Concept A: Absolute Zero.
The lowest possible temp is around -273degC.
It is labeled 0K on the Kelvin scale.
K = degC + 273
degC = K - 273
Gas volumes are proportional to K temps.
A temp change from 20K to 40K will double the volume.
A temp change from 20degC to 40degC does not.
(It will increase the volume by 313K / 293K.)
ALL TEMPS USED IN GAS LAWS MUST BE IN KELVINS.
Concept B: Standard Temperature and Pressure. (STP)
Solids and liquids have a defined volume.
Gases have a defined volume if the temperature and pressure are defined.
Standard Temperature = 0degC = 273K
Standard Pressures = 1 atmosphere (atm) = 760mmHg = 760torr = 101.3kPa = 14.7psi (pounds per square inch) = 29.9inHg.
You'll probably have to convert between these units.
Equation 1: The combined gas laws.
P2V2 / T2 = P1V1 / T1
Temps have to be in Kelvins.
Pressures have to have the same units, but it doesn't matter which one.
Volumes have to have the same units, but it doesn't matter which one.
This equation is used to figure out a new value when a fixed amount of gas undergoes a change in conditions of PV or T. Typically a volume of gas will be collected at lab conditions (say 25degC and 740.mmHg) and you will be asked to calculate the volume collected at STP.
V2 = V1P1T2 / P2T1.
Equation 2: Ideal Gas Law
PV = nRT.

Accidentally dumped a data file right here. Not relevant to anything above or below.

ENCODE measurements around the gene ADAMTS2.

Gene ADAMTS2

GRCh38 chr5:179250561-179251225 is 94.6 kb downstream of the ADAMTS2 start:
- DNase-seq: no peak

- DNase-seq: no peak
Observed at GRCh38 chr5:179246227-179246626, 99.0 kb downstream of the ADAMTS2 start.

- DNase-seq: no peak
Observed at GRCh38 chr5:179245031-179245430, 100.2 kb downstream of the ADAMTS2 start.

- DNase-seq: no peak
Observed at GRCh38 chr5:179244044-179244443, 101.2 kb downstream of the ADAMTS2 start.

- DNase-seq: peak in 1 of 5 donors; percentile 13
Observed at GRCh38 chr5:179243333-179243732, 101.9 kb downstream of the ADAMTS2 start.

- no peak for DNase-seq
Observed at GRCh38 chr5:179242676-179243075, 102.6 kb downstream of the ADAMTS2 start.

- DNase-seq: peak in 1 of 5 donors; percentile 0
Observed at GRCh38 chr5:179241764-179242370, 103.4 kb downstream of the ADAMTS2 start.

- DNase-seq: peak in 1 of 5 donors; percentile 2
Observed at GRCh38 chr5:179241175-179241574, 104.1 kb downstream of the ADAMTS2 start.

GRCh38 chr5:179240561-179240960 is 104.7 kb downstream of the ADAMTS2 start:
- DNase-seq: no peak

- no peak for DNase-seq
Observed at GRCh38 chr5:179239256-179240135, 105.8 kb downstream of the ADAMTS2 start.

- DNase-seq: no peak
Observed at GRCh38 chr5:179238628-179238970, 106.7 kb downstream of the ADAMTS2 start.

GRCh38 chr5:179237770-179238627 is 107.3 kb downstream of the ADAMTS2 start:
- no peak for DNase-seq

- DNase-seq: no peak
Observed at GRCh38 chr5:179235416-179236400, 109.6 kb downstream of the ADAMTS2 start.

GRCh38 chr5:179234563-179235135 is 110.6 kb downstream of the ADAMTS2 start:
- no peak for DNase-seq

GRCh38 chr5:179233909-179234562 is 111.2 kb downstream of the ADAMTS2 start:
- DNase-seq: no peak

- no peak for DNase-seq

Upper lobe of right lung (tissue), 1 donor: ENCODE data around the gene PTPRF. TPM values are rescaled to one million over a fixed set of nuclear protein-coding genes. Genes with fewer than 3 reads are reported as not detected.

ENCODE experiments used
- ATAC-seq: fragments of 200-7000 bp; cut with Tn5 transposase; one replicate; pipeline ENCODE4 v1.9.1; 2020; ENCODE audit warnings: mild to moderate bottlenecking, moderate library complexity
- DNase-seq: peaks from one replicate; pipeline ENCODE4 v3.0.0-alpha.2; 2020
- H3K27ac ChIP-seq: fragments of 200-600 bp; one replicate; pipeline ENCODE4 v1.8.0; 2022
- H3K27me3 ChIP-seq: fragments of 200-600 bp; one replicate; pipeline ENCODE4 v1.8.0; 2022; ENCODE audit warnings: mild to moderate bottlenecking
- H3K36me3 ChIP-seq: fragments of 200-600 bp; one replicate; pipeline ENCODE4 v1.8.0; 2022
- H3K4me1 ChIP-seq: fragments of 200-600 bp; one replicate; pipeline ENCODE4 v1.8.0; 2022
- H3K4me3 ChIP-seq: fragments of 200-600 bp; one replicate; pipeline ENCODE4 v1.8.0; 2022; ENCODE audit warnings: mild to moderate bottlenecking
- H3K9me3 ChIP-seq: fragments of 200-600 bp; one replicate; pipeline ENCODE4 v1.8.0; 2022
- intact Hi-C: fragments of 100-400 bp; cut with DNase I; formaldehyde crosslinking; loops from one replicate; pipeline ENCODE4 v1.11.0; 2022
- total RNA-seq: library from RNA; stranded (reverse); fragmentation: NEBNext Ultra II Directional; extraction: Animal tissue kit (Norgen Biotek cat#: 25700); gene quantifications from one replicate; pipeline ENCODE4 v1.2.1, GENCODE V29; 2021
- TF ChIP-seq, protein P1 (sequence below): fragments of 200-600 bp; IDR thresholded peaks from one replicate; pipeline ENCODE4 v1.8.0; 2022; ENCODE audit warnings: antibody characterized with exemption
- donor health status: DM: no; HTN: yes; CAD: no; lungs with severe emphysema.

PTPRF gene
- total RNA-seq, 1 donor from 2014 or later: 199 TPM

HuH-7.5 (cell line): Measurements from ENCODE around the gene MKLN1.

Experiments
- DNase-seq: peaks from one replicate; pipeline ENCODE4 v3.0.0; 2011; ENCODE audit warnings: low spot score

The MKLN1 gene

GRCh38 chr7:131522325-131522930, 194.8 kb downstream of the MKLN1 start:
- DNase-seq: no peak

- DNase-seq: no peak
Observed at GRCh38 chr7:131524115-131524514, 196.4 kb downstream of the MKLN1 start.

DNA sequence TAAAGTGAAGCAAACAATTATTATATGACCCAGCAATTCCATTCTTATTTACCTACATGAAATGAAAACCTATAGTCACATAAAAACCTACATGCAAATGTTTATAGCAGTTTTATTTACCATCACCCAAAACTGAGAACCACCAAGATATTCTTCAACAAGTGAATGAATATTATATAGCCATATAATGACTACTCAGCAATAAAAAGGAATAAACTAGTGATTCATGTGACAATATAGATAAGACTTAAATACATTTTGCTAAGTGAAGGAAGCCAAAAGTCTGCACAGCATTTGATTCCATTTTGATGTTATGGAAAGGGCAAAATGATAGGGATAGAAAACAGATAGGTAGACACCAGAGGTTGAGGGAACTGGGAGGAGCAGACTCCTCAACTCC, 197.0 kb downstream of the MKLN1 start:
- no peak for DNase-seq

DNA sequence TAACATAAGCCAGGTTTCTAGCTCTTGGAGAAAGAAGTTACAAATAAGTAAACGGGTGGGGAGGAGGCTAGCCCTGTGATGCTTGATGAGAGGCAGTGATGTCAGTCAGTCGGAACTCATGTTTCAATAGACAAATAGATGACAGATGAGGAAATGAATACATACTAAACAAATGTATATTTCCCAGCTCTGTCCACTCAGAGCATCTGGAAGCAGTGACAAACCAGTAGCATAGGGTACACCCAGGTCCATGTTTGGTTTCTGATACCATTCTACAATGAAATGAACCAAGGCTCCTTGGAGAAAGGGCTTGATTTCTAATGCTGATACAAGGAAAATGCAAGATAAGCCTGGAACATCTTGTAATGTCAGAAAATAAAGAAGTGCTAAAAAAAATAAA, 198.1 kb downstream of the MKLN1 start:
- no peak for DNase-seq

This equation is used to calculate one value when the other 3 are known.
T must be in Kelvins.
P and V must have the same units as R. (or R the same units as P and V)
n measures moles.
R is a constant and can be calculated based on the units given in the problem by substituting standard conditions and volume (22.4L or equivalent) for 1 mole of a gas.
R = (PV / nT)
R = (1atm)(22.4L) /[(1mole)(273K)] = 0.0821Latm/moleK
R = (760torr)(22.4dm^3) / [(1mole)(273K)] = 62.4torrdm^3/moleK etc.
By substituting m/M (mass/molarmass) for n, a couple other interesting equations show up.
PV = mRT / M
P = mRT / MV
PM / RT = m/V = D
For molar mass
PV = mRT / M
MPV = mRT
M = mRT / PV
Gas law 3: Graham's Law
v1 / v2 = sqrt(M2 / M1)
v (lower case) stands for velocity not Volume (upper case V).
M stands for molar mass.
This equation applies to two samples of different gases at the same temp and pressure.
If the velocity of one gas is known, the velocity of the other can be calculated.
Alternatively, the "relative rates" of gas1 to gas2 can be calculated.
Or gas1 is how many times faster than gas2?
In the latter two examples it's that ratio that's important not a specific value for v1 or v2.
Note that the subscripts are criss-crossed in the equation.
It's possible you will also have to calculate the volume of a dry gas, but that requires an explanation of open and closed manometers.
You may also have to understand how to do a calculation involving a real gas.
The equation contains corrections that compensate for the assumptions made about ideal gases:
1 that particles are point masses, (have mass but occupy not space.)
2 that collisions are completely elastic (no energy lost.)
See it and a description of the rest of the laws and some examples at